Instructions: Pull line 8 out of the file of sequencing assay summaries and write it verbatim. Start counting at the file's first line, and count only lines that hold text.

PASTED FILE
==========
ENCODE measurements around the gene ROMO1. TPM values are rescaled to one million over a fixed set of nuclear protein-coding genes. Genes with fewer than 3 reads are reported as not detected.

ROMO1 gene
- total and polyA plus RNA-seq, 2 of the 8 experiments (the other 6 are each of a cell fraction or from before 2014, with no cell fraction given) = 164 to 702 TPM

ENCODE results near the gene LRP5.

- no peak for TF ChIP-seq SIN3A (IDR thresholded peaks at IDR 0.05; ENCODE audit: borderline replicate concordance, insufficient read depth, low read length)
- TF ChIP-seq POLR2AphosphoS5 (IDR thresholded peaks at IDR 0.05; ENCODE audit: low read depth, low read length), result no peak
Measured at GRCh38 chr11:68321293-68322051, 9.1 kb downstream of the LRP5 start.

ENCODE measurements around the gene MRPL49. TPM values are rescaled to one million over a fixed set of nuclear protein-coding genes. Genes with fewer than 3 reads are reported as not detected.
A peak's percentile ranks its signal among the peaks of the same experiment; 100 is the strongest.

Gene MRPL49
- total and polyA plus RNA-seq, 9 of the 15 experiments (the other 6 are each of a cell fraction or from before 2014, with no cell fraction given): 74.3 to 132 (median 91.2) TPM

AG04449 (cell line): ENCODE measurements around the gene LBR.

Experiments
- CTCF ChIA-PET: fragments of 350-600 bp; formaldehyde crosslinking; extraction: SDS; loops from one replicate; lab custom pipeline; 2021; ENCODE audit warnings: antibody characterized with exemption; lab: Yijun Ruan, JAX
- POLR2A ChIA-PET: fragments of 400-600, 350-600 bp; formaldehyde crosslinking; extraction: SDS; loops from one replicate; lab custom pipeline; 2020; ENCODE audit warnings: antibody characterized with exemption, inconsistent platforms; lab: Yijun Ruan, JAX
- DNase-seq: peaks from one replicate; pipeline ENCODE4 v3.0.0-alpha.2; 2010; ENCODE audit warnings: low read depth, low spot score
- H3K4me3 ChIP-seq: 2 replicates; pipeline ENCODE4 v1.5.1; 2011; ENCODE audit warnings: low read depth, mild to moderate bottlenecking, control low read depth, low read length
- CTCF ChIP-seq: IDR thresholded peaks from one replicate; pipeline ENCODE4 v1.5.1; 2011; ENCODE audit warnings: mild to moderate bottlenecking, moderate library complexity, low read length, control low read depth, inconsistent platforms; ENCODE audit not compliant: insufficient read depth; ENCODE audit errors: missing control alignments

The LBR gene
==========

ENCODE measurements around the gene MRPL49. TPM values are rescaled to one million over a fixed set of nuclear protein-coding genes. Genes with fewer than 3 reads are reported as not detected.